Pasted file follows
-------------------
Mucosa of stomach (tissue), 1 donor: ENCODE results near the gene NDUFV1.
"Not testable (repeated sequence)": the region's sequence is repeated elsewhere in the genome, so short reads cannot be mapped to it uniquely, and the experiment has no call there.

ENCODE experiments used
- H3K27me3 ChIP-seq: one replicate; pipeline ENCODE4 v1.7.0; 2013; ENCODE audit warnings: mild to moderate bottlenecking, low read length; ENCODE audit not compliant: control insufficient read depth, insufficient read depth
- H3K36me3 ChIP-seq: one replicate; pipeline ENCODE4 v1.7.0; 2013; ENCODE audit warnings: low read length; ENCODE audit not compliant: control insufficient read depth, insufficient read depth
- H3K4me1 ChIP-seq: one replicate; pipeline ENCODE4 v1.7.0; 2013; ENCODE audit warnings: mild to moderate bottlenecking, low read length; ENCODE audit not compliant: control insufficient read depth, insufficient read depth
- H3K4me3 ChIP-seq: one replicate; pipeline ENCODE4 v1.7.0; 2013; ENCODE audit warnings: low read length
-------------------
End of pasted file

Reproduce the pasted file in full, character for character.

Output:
Mucosa of stomach (tissue), 1 donor: ENCODE results near the gene NDUFV1.
"Not testable (repeated sequence)": the region's sequence is repeated elsewhere in the genome, so short reads cannot be mapped to it uniquely, and the experiment has no call there.

ENCODE experiments used
- H3K27me3 ChIP-seq: one replicate; pipeline ENCODE4 v1.7.0; 2013; ENCODE audit warnings: mild to moderate bottlenecking, low read length; ENCODE audit not compliant: control insufficient read depth, insufficient read depth
- H3K36me3 ChIP-seq: one replicate; pipeline ENCODE4 v1.7.0; 2013; ENCODE audit warnings: low read length; ENCODE audit not compliant: control insufficient read depth, insufficient read depth
- H3K4me1 ChIP-seq: one replicate; pipeline ENCODE4 v1.7.0; 2013; ENCODE audit warnings: mild to moderate bottlenecking, low read length; ENCODE audit not compliant: control insufficient read depth, insufficient read depth
- H3K4me3 ChIP-seq: one replicate; pipeline ENCODE4 v1.7.0; 2013; ENCODE audit warnings: low read length